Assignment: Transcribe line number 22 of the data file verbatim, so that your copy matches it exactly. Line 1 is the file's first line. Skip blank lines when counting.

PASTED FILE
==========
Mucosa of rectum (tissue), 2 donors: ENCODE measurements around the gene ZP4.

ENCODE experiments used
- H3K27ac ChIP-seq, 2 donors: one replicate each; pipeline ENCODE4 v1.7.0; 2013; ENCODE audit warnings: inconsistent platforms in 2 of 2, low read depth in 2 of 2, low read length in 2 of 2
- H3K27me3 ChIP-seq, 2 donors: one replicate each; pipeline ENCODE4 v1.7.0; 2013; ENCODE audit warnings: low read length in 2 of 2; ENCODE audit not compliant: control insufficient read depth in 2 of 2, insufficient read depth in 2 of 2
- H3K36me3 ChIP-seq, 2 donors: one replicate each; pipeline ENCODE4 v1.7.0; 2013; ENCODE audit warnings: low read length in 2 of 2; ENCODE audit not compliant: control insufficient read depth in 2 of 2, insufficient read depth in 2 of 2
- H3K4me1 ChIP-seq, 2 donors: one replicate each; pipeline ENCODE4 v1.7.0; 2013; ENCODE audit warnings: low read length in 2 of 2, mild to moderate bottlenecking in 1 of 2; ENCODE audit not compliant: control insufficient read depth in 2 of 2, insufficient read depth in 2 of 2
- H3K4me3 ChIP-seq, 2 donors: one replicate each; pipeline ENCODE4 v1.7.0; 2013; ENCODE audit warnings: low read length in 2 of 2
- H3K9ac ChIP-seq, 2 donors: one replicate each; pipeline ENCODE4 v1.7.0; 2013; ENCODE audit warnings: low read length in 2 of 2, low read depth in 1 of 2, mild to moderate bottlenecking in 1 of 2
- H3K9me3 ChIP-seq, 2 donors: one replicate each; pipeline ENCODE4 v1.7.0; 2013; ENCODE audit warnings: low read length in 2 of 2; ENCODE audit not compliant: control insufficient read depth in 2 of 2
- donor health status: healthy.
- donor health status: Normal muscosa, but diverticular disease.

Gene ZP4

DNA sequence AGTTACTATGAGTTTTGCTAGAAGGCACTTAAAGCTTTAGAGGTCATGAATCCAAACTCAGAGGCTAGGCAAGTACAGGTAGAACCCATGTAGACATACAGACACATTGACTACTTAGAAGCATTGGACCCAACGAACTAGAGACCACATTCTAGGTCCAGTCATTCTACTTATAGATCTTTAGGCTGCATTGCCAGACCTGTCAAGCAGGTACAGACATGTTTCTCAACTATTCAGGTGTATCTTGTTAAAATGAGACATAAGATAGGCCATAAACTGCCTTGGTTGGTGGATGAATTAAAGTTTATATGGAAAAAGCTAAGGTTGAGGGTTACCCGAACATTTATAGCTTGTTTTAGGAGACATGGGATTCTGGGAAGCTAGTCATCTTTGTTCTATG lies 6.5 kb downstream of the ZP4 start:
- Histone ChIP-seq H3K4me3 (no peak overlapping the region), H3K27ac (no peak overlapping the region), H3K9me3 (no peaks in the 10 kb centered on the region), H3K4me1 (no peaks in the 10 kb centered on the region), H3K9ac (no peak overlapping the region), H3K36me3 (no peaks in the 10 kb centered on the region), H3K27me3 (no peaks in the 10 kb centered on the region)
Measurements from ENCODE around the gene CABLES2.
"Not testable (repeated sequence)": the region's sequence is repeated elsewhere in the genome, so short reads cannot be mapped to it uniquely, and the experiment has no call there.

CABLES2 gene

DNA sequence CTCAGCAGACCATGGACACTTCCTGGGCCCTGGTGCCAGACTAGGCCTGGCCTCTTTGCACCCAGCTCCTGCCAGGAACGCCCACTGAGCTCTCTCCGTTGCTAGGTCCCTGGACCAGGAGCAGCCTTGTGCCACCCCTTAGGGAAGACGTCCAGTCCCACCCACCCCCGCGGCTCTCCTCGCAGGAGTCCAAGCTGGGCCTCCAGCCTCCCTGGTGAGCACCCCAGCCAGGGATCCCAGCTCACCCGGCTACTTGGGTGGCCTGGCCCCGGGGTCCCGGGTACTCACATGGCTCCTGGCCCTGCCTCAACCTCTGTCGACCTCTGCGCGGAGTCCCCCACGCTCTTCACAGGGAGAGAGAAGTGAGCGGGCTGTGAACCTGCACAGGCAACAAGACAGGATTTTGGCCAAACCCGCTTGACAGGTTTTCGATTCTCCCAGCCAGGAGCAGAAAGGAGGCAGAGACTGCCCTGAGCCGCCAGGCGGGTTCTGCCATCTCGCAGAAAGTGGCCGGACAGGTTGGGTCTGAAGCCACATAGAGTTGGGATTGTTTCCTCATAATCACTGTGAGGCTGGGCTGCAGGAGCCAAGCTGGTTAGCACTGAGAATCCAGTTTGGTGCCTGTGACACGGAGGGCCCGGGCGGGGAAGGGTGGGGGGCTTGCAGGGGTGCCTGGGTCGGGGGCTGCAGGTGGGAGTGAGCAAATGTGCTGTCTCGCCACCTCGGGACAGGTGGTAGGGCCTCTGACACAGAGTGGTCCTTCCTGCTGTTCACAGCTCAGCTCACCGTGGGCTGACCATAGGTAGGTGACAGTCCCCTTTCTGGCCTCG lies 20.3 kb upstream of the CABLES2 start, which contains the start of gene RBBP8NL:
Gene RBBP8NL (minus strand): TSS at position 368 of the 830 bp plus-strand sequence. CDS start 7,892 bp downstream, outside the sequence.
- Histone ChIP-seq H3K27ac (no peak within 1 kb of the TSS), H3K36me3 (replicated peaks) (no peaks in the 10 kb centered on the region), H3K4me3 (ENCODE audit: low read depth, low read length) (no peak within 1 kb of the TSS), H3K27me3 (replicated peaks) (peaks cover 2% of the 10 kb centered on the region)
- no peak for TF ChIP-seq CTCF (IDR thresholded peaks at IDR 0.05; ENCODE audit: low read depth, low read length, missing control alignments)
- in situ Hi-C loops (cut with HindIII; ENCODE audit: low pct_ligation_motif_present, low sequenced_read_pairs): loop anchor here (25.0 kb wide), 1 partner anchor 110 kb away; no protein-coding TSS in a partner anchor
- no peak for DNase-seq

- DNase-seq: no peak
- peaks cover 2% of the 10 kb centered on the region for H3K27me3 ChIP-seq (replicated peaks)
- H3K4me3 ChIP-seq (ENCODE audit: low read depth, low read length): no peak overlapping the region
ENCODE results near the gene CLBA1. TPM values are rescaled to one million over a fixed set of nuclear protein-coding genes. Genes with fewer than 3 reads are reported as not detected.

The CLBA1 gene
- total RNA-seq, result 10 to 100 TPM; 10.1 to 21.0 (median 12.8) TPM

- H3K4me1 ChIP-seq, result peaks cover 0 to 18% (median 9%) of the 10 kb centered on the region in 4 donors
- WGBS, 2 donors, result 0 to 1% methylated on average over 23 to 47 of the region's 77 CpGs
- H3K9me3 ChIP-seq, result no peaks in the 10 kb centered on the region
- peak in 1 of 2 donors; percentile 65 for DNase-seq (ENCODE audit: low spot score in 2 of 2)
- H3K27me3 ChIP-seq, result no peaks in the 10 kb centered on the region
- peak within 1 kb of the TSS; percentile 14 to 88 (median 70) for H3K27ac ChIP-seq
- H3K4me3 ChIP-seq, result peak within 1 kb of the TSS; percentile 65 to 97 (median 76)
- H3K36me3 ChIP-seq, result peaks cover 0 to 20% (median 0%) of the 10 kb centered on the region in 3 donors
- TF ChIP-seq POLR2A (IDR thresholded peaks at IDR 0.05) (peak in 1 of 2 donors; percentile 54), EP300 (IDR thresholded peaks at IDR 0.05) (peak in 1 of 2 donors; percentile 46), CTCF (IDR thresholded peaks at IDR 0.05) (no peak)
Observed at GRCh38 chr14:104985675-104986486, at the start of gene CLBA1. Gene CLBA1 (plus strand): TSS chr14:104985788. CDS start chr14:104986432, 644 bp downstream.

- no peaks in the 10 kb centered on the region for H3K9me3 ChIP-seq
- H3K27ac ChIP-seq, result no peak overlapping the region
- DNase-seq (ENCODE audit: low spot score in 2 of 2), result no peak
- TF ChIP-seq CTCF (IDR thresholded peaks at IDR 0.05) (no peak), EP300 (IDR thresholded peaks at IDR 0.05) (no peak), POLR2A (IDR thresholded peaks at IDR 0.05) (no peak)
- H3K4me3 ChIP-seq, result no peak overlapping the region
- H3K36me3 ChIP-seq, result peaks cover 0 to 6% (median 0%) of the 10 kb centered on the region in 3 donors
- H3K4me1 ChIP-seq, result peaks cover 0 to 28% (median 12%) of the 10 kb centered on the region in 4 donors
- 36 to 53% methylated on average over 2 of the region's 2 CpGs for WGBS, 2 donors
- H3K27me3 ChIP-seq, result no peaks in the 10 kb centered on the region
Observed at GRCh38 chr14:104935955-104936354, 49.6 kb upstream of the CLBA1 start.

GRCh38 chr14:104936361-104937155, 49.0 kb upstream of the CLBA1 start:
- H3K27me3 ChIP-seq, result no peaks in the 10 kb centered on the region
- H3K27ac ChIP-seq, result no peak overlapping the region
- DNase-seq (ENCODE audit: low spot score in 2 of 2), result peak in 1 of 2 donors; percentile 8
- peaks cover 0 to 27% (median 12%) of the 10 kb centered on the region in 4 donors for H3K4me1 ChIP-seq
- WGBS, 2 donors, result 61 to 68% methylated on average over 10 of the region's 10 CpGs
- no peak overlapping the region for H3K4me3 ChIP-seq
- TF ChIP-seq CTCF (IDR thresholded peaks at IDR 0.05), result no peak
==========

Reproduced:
- in situ Hi-C loops (cut with HindIII; ENCODE audit: low pct_ligation_motif_present, low sequenced_read_pairs): loop anchor here (25.0 kb wide), 1 partner anchor 110 kb away; no protein-coding TSS in a partner anchor